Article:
Overburdened employees need to take control over their life/work balance

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Overburdened employees need to take control over their life/work balance

By Daniel Schroeder, for SBT

Question: It seems like it’s getting harder and harder to leave work at work. I come in early and stay late. I take work home with me. I have a laptop computer, cellphone and pager. I feel like I can’t get away from work. What can I, as one employee, do to respond to this disturbing situation?

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Answer: For starters, the first thing you can do is take notice and say, "Enough! I will do whatever I can within my sphere of influence to control how and when I work. I will strive to create a life-work balance that allows me to influence the manner in which I pursue work-related activities."
Let’s be clear — we live in an information age in which we can work 24-7 if we want to. Technology has made the workplace more accessible than it ever has been.
Who is policing how much you work? If you’re not, I’m not so sure that anyone else will be. After all, if you are the kind of employee who churns out more and more work as it is handed to you, your employer loves you!
How many bosses or organizations have the objectivity and insight to say, "You are doing the work of three people. We are concerned about the impact this will have on your physical and mental health in the future. Let’s see what we can do to ease your burden."
The more typical response, it seems, is for the employer to say, "We’ve got a ‘live one,’ here. Let’s see how much we can get out of him/her."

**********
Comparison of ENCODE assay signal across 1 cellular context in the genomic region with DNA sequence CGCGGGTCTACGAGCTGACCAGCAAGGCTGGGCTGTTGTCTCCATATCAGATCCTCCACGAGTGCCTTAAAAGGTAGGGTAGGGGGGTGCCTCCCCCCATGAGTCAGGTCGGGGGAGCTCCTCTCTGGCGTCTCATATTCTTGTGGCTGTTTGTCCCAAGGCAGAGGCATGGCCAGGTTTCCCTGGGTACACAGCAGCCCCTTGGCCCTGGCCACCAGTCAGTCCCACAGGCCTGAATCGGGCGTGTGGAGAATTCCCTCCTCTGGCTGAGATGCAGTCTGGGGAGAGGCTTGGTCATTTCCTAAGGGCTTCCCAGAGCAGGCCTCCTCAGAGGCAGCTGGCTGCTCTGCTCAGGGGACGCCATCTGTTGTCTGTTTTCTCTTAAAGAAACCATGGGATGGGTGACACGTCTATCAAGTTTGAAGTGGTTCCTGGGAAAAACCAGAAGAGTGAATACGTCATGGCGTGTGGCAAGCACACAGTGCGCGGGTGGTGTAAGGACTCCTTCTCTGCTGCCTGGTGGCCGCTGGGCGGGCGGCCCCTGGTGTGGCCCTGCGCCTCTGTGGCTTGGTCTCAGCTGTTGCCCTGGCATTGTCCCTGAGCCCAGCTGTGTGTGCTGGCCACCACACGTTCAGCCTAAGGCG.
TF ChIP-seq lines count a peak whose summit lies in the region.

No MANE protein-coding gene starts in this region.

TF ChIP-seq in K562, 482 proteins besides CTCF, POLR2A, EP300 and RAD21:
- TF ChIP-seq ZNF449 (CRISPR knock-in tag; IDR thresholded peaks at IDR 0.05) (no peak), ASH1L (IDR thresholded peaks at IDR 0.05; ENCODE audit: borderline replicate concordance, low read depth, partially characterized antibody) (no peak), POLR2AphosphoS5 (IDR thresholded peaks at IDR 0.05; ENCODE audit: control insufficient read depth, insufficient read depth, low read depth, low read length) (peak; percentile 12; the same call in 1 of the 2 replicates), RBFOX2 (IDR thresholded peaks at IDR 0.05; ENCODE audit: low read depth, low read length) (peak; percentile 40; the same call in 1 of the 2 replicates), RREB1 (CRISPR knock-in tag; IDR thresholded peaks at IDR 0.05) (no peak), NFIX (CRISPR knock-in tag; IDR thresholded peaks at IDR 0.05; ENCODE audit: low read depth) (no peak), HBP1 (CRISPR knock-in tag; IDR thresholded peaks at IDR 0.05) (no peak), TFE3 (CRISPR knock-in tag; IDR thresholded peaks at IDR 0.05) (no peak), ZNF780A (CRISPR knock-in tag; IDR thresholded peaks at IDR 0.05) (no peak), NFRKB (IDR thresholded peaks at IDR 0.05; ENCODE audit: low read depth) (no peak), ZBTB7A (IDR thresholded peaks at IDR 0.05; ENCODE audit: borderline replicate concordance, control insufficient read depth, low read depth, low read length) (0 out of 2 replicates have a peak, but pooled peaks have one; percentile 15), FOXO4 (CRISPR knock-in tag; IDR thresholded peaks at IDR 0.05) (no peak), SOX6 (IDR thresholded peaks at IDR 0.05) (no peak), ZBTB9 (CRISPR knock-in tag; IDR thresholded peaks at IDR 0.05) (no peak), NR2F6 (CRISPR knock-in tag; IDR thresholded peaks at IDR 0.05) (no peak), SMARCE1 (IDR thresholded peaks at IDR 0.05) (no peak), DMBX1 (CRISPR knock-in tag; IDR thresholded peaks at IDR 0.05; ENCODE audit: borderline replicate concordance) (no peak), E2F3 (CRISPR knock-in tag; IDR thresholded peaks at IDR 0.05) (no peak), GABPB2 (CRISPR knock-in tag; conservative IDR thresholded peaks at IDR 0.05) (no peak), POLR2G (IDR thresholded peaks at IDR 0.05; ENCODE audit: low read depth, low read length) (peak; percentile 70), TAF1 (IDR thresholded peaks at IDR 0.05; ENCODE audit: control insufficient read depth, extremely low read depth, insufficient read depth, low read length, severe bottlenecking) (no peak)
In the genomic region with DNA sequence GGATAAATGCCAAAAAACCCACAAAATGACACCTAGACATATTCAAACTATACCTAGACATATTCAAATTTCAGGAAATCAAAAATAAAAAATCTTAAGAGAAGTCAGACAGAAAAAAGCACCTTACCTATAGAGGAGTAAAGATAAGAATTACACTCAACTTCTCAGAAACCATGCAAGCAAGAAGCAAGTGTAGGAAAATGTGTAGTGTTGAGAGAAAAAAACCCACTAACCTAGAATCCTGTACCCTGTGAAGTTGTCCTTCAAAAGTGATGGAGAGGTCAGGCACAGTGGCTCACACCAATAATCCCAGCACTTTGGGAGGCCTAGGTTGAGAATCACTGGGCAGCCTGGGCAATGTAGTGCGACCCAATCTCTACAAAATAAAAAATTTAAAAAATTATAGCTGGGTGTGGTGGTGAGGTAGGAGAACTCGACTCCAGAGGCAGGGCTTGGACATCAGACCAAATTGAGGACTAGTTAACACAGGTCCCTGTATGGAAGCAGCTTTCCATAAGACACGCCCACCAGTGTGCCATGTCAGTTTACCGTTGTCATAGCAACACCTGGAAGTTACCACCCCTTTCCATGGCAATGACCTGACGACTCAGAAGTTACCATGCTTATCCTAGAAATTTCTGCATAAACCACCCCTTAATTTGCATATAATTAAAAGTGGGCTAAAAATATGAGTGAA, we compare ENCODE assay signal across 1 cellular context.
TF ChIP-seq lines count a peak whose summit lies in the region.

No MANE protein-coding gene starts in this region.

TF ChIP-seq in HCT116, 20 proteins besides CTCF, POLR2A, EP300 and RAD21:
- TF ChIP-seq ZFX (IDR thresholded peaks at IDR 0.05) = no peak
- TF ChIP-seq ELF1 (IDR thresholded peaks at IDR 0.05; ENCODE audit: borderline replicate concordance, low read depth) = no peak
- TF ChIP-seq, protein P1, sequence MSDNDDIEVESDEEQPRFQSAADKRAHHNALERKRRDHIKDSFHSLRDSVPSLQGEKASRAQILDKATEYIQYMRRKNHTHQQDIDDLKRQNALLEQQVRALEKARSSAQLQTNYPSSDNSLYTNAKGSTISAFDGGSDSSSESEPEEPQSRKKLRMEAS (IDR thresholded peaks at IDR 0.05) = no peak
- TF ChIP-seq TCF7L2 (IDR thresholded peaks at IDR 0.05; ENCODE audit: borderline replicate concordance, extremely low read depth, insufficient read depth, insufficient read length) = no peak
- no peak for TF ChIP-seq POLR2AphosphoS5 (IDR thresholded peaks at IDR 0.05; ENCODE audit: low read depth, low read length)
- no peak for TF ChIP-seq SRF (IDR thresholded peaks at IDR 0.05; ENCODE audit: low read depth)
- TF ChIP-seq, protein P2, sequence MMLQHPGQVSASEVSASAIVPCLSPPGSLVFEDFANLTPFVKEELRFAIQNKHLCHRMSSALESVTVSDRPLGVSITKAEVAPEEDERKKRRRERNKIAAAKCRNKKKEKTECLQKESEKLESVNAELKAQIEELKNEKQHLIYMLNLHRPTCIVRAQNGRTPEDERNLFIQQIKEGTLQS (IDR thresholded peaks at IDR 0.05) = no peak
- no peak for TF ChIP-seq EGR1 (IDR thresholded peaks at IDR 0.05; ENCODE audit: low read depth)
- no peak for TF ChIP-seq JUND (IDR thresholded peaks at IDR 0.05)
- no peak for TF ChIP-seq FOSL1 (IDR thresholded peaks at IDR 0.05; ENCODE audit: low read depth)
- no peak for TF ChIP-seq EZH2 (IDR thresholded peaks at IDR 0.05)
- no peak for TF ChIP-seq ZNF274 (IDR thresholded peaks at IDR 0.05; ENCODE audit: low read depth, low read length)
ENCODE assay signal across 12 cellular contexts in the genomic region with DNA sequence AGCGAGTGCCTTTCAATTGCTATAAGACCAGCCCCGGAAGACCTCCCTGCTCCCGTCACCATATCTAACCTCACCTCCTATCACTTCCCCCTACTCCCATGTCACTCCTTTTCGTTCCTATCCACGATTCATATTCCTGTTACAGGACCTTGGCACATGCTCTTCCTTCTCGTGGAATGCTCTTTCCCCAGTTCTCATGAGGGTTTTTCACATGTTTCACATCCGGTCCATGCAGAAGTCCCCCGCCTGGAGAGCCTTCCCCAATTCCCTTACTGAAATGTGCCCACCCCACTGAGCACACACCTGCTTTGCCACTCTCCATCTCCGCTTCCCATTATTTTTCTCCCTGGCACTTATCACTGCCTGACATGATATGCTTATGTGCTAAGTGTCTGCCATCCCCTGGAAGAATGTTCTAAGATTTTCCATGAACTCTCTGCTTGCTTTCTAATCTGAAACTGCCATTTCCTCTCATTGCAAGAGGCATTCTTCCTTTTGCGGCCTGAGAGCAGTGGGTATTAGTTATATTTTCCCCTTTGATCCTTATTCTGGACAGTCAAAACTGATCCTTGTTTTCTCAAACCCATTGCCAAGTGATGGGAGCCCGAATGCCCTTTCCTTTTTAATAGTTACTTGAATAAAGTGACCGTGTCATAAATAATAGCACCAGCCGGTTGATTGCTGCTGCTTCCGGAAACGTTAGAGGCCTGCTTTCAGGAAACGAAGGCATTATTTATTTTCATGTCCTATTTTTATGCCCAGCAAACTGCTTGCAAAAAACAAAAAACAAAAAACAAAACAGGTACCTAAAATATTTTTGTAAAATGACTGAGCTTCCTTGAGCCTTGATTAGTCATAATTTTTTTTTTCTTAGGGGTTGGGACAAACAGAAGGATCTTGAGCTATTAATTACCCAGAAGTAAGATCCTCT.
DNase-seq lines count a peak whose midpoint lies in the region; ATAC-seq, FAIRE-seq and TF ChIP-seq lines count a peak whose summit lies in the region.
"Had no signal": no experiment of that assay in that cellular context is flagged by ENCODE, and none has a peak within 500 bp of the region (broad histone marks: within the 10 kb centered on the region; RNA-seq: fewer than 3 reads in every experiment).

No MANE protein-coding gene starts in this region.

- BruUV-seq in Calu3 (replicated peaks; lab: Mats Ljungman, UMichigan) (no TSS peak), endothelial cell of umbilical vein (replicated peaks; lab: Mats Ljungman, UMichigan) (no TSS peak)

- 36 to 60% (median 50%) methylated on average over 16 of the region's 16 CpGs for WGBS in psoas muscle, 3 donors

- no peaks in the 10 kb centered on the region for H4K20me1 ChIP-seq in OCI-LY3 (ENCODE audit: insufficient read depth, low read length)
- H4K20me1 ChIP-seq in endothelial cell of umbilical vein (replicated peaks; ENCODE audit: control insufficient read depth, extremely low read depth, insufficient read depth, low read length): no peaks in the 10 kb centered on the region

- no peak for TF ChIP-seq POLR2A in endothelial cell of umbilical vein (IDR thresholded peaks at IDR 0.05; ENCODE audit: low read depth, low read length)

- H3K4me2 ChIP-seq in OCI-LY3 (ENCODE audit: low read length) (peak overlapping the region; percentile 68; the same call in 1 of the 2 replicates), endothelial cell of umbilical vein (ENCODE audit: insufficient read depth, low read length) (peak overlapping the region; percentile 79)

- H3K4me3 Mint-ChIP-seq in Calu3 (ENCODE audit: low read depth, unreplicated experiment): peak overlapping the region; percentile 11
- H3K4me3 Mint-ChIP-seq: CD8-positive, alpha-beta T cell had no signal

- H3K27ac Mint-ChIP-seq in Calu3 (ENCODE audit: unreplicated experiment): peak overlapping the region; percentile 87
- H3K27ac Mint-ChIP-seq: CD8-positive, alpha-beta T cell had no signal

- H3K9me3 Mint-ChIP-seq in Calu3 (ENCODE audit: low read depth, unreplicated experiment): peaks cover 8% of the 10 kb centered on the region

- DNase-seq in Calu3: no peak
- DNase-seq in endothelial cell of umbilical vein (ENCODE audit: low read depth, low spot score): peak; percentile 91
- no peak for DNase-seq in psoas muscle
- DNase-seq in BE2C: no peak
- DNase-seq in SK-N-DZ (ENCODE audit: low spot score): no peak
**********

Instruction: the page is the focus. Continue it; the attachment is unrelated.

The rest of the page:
Over time, this mindset, of course, only leads to disillusionment, disappointment and disenchantment on the part of the employee.
Confronted with arduous work conditions, employees are inclined to engage in any of a number of coping strategies. Not all of them are healthful, by the way. The U.S. Department of Labor suggests that about 10% of the workforce can be classified as alcoholic. The same percentage of employees has or will use illicit drugs.
Suffice it to say that a host of negative life outcomes attach to feeling stressed-out, over-burdened or out of control with respect to work.
There are a number of alternatives that organizations can pursue to encourage their employees to adopt healthful lifestyles. Those include:
— Allowing employees more control – The idea here is to provide employees more input over their work situations – hours of work, location of work, tools that may be accessed, etc.
— Defining roles – Uncertainty or ambiguity regarding the work to be done, the approach to be used, the outcome that is sought, etc., all add up to a stressful situation. Better to offer concrete expectations and clear-cut statements of the criteria to be used in evaluating performance.
— Providing stimulating work – Too much or too little challenge can lead to feelings of frustration. One way to ensure that people feel challenged is to probe into individual motives and values in order to construct jobs that are personally stimulating and organizationally enriching.